Wild-Haired Repentance

By Kent French
December 6, 2018 - 9:10am

Reminder: this weekend we have our long-anticipated production of Amahl and the Night Visitors in the Sanctuary
Friday, December 7, 7pm
Sunday, December 9, 4:30pm
Bring your friends, bring your family, bring people who need some heartwarming holy wonder.
Come enjoy this beautiful story of how the Magi, the wise ones from the East, paid a special visit to a poor, disabled boy and his mother.

 

This Sunday we look at one of my favorite characters of the New Testament: John the Baptist, that wild-haired, locust-and-wild-honey-eating cousin of Jesus. He was an active rabble-rouser from the womb onward. You may remember that he leapt in his mother's womb when he learned about Mary's pregnancy (Luke 1:39-45).

And in his preaching, he was unstinting, even harsh. He started out with things like, "You brood of vipers! Who warned you to flee from the coming wrath? Produce fruit in keeping with repentance." What?!? Essentially, "get it together, people!" He offended King Herod's family so much that he ended up being imprisoned and later having his head served up on a platter.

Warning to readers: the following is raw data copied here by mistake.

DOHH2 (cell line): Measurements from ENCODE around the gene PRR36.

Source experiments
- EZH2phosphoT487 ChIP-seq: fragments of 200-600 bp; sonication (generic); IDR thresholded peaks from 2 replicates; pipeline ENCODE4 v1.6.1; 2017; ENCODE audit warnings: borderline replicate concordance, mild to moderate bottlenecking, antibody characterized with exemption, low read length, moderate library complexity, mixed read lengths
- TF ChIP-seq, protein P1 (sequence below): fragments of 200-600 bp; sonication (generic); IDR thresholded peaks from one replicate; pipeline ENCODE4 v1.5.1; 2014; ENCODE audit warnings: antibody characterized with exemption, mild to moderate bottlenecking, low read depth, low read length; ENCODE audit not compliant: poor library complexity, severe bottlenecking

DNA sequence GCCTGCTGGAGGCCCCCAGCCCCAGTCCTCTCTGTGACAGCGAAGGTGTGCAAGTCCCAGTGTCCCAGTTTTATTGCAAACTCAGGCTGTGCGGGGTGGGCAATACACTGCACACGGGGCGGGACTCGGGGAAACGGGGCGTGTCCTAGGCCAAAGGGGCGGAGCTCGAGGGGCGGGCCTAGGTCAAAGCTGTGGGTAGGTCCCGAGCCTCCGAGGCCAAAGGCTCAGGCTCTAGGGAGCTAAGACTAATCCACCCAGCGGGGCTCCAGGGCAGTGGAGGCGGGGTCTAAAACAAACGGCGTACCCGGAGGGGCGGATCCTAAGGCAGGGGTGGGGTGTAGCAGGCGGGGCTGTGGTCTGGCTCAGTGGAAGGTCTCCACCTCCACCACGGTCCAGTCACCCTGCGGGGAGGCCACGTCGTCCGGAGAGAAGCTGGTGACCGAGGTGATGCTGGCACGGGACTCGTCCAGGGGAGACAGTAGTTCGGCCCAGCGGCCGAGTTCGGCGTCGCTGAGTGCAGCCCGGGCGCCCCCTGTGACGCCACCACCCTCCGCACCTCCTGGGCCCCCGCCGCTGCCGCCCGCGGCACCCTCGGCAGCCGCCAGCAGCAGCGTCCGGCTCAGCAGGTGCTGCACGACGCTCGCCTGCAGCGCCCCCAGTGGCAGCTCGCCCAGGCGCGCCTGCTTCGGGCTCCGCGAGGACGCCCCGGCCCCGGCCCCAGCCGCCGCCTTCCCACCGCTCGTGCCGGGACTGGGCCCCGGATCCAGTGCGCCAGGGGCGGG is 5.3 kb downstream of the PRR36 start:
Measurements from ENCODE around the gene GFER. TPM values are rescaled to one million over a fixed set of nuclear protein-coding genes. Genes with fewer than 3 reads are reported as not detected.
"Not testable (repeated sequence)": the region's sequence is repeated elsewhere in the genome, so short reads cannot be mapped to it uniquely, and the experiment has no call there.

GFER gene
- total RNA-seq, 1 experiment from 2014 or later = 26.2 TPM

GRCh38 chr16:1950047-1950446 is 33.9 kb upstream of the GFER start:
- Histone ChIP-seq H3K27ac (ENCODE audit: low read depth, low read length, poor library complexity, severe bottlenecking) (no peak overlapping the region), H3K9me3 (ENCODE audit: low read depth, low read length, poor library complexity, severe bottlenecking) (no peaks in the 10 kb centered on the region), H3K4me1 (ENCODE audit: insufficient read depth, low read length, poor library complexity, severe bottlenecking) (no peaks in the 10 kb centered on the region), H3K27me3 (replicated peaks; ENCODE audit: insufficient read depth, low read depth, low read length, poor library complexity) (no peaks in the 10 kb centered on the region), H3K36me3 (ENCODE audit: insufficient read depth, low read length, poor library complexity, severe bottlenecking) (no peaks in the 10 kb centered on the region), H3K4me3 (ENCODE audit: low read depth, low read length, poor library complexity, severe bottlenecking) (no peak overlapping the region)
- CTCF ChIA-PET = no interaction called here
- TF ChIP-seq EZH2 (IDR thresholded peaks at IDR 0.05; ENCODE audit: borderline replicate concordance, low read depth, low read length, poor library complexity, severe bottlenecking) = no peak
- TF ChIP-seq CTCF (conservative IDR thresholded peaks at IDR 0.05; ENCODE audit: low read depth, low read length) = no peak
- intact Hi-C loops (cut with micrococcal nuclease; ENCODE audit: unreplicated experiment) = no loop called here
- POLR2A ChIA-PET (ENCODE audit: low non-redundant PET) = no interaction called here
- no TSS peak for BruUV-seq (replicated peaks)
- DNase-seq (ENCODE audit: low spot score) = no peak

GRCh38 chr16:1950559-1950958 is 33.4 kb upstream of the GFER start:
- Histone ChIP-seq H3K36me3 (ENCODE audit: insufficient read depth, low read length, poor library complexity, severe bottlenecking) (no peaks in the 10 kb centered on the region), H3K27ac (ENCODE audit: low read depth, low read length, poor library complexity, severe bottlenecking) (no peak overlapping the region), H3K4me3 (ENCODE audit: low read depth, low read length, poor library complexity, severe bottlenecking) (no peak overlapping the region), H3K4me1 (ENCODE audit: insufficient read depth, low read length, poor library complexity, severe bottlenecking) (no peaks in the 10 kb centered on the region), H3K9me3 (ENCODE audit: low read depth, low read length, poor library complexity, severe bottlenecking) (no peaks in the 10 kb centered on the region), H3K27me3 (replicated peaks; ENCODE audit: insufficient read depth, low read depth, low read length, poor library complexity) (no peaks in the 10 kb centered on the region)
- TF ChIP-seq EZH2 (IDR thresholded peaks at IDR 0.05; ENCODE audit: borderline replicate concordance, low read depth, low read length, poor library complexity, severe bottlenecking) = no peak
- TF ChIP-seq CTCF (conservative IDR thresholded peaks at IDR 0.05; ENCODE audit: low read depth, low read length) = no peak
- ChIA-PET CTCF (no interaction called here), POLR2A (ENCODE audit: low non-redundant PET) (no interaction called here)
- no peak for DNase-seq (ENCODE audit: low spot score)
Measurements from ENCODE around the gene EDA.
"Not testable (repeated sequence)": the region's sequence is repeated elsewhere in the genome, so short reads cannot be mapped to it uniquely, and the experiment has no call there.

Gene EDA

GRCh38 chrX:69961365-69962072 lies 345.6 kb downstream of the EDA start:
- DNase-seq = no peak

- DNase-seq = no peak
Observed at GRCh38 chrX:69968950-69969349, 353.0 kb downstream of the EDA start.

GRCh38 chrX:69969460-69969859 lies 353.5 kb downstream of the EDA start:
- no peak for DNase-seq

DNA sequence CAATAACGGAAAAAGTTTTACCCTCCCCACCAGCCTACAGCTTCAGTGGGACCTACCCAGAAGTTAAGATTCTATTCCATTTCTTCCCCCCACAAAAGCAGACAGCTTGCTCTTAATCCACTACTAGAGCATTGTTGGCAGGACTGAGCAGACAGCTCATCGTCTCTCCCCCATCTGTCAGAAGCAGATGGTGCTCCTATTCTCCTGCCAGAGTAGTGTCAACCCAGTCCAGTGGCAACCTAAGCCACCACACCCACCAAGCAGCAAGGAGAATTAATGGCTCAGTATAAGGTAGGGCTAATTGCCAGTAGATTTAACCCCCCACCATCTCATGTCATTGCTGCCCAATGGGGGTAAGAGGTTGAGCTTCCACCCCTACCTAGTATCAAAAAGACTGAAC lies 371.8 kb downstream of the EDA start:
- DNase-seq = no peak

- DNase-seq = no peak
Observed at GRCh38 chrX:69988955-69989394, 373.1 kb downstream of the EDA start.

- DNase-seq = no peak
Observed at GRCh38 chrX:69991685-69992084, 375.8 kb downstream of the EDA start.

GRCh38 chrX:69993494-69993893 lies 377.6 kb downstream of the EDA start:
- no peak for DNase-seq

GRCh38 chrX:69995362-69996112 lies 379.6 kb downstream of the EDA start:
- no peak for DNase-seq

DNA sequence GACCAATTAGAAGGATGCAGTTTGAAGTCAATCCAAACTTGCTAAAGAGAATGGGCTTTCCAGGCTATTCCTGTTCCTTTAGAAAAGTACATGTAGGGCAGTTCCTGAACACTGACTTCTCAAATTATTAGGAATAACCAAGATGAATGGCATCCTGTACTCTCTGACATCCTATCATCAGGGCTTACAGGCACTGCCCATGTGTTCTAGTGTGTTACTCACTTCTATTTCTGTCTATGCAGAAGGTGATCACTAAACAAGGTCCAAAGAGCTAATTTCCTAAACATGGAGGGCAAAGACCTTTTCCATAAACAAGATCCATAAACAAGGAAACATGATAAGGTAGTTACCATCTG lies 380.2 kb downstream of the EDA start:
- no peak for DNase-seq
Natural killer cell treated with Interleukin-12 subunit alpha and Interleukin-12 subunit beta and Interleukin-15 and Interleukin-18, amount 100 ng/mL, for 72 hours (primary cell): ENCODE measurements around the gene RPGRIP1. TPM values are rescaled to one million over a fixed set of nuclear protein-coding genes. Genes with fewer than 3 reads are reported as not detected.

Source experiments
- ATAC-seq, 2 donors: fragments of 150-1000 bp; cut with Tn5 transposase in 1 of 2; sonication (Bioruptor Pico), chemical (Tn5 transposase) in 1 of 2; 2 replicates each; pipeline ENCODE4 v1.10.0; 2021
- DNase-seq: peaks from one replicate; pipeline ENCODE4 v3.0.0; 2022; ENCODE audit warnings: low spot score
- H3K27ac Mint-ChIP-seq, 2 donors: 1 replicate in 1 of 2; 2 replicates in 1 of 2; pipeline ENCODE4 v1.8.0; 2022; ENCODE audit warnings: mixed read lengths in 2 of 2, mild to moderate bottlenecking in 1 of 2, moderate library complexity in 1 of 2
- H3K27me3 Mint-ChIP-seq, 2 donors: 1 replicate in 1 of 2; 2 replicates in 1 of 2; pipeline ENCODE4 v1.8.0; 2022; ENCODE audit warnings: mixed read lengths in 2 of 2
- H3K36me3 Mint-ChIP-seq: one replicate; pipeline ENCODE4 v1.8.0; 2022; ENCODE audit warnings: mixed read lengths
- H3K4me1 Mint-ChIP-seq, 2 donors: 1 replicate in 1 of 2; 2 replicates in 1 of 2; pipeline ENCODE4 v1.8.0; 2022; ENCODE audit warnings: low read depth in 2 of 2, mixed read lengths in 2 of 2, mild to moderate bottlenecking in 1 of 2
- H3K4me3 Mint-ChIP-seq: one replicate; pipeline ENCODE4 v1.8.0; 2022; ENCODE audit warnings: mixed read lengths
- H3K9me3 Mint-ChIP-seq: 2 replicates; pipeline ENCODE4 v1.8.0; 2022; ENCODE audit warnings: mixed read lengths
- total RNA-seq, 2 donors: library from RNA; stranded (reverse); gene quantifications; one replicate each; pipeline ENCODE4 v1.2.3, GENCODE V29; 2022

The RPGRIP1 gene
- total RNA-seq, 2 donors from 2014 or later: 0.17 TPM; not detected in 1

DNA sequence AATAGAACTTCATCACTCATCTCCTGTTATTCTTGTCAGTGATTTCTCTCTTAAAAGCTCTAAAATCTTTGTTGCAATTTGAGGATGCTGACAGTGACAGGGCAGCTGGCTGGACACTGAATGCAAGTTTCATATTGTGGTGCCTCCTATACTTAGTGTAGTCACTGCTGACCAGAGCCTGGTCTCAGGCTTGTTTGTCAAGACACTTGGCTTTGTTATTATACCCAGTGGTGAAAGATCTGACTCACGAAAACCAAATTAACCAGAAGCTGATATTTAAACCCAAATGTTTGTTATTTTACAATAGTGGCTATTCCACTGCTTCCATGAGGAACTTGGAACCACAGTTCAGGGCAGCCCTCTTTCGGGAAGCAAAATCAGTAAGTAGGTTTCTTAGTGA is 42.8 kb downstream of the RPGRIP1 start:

In Luke 3:1-16, our passage for Sunday, John preaches a lot about repentance. My guess is, depending on how you grew up, repentance is an intimidating, scary or uncomfortably judgmental concept. Understandable. It's actually one of my favorite theological concepts from our faith.

Repentance in the original Greek literally means "a change of mind" or "turning things around." It's the bedrock idea in recovery organizations like Alcoholics Anonymous, and for that matter, in movements like the Christian faith. It means that we all need course correction from time to time. Sometimes in big collective ways, like rescinding a wrong-headed or worn-out governmental policy. In big personal ways like admitting an addiction or getting out of a bad relationship. Sometimes it means deciding to be kinder and more compassionate in our daily interactions. Whatever needs fixing, repentance is the means to say, "I'm sorry," "I messed up," or "I got it wrong." Time to take a different tack, to start afresh, to do over.

On this coming Second Sunday in Advent, I hope you will join me in riding through the wilderness with John the Baptist and reclaiming some repentance as we get ready to welcome his baby cousin Jesus once again.

You can hear Amy's sermon from last Sunday's Hanging of the Greens worship here.